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1920s internal doors. Renovate or replace or?

(35 Posts)
fabulousathome Wed 21-Dec-16 16:23:34

We are currently renovating my parents old house prior to renting it out.

My parents were the second owners of this house, built in 1928 and Dad covered the original internal doors with hardboard to make them streamlined and then put strange almost plasticky wallpaper squares in a wood style on top. He did this in the early 1960s and they are still like that! He assures me that the house's original doors are underneath.

Having now completed a full rewire, new central heating and new flooring, the decorator is soon to give a quote to decorate everywhere, including doors. The yuky wallpaper on the doors was glued down with more than wallpaper paste and is scrubable!

Should I get the decorator to remove the hardboard, renovate the doors (strip them first perhaps) or what?

Is renovating the original doors so much work that it would be better to buy new doors? We are talking about 7 single doors here. I'd like the house to look modern but classy if poss. It will have pale grey walls with white woodwork.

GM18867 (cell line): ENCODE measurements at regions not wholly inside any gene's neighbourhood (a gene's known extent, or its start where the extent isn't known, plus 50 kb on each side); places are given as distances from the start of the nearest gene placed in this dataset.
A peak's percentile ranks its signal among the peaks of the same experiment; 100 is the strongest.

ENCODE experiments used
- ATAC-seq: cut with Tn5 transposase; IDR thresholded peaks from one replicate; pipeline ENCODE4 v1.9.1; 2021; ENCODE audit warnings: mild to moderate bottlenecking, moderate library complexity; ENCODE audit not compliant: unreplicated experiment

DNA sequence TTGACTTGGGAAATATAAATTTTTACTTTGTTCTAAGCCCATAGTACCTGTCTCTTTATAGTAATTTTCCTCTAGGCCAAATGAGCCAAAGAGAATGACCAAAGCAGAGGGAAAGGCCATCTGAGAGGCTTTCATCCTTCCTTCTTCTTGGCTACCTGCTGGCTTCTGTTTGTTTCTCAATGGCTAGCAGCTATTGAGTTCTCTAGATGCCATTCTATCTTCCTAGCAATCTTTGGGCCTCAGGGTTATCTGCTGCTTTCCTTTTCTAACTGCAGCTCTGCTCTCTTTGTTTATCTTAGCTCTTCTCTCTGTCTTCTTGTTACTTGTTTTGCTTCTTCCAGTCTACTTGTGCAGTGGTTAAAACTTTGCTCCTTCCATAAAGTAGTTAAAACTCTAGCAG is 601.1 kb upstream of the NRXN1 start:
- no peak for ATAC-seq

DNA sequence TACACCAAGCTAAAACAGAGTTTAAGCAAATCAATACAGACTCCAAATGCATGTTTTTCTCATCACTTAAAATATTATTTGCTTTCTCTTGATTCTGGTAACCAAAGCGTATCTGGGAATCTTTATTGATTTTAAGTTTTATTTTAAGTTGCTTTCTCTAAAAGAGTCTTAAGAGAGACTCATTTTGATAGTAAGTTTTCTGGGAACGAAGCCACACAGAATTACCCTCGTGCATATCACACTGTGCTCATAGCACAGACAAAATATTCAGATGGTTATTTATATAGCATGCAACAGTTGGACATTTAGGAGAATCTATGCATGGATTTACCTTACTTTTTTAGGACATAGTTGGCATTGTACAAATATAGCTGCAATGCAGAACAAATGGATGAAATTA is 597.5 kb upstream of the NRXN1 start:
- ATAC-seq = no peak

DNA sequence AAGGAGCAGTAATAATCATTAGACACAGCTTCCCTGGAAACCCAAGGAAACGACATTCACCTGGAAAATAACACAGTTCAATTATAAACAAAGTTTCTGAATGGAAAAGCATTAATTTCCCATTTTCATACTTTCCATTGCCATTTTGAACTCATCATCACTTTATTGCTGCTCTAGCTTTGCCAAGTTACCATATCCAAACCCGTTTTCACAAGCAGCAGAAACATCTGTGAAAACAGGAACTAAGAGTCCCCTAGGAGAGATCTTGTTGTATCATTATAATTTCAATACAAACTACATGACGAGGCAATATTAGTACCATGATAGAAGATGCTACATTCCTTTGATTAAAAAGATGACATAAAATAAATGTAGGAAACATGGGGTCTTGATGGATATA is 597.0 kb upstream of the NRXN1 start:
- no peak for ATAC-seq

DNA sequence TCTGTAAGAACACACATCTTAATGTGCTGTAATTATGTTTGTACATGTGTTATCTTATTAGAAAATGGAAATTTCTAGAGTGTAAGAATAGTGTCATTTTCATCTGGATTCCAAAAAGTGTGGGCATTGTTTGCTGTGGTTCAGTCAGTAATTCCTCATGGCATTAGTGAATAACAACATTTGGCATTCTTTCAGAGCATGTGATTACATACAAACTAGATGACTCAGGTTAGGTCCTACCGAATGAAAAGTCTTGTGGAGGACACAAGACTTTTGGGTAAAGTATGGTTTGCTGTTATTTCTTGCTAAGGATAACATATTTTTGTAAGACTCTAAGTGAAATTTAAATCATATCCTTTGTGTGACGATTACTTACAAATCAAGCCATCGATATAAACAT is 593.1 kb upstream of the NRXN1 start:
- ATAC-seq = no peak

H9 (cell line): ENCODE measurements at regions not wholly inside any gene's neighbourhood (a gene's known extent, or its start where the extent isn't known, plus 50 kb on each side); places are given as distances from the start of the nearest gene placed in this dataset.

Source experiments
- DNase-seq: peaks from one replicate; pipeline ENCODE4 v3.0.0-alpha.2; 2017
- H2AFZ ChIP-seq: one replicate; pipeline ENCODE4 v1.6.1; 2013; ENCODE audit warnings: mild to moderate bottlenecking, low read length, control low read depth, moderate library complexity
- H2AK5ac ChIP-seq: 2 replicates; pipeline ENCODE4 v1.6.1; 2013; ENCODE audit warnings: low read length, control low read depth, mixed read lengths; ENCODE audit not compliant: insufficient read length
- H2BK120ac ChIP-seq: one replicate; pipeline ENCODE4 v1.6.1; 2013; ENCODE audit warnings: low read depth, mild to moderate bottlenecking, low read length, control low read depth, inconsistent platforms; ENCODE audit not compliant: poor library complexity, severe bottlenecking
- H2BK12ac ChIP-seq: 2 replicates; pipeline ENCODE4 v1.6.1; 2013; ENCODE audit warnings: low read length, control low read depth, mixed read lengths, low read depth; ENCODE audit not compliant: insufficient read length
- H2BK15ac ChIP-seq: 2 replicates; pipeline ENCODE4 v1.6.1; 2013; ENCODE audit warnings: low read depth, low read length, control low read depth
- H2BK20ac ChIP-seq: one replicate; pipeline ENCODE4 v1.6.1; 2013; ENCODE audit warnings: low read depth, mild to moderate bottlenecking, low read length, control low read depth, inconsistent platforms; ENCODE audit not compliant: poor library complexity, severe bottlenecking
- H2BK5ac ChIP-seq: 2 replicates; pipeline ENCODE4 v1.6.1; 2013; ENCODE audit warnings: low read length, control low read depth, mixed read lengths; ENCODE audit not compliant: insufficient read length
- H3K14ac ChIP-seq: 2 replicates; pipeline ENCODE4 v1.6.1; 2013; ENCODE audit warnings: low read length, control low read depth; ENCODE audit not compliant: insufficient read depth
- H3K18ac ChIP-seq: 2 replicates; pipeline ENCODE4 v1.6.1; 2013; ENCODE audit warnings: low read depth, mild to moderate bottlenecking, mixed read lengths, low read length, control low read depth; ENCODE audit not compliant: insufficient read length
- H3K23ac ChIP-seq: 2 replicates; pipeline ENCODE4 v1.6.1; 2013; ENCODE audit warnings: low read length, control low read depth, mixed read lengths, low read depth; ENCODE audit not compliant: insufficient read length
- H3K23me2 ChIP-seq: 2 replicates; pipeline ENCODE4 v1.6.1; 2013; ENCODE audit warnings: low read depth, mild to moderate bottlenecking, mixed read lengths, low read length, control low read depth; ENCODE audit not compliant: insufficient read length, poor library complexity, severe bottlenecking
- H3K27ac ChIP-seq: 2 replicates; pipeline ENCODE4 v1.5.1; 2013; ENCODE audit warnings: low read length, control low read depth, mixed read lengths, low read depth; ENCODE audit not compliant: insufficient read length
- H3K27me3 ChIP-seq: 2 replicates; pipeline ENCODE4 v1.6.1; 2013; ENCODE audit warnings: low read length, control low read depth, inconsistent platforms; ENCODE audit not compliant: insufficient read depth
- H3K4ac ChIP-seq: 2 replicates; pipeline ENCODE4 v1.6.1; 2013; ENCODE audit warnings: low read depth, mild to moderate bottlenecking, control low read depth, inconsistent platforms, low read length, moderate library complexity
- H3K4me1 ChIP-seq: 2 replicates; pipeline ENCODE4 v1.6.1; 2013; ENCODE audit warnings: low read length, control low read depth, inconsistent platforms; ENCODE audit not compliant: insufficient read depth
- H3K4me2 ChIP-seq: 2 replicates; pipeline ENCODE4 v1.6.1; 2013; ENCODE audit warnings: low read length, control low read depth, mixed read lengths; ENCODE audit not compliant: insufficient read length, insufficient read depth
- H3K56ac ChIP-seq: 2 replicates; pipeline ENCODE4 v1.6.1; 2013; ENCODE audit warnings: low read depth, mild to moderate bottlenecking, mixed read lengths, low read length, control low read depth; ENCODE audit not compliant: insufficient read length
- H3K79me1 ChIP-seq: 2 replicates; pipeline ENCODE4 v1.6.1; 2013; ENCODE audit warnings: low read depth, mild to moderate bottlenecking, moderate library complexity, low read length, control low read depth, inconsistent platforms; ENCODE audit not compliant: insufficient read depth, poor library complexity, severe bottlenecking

Any suggestions or advice? It's a good house, or will be when we've updated, in a decent area so I want it to look nice and for finishes to be long lasting as it will be rented to a family.

I would very much welcome anyone's sugestions and opinion on this. Thank you! Perhaps I should say, the decorator is old-school and believes in maximum preparation.

HowardMoonsJazzTrumpet Wed 21-Dec-16 16:29:11

Retaining as many original period features as possible is my preference. One of the main things buyers like in period houses is original features. I know you don't plan to sell yet but you will eventually.

wishparry Wed 21-Dec-16 16:40:11

I do quite like period features.but if it's going to cost you more money you may as well just get new doors.if you wait until January sales you may bag a great bargain.also my in laws just got some lovely solid oak doors from b&q which are lovely,and they have a b&q pensioners card so they got an extra discount. (Think they only do cheap pensioner deals on a wednesday) does your dad have a b&q card?

JT05 Wed 21-Dec-16 17:12:34

Renovate! Cheap replacements will always be just that. 1928 doors have that lovely deco look, top panel and three underneath, they fit in with a modern streamline decor.

Our current house had the original renovated doors, they added to our reasons for buying.

lovelearning Wed 21-Dec-16 17:14:13

Renovate or replace or?

You may have difficulty replacing the doors.

Start renovating one of them, and take a view on it.

Santamajormummy000 Wed 21-Dec-16 17:40:19

We've renovated the original floors (herringbone parquet, lovely!) and windows (holes filled, chunks replaced and mechanisms put right, then sanded and painted chalky white, not so happy but a cheap job) in our 1906 property.
We've now finished all the work but are stuck with the original doors in a bad state because the budget won't stretch (yet!) to doing them the way I'd like.meaning sanding them back to the pale wood, varnishing them so they're the same as the parquet and replacing the glass.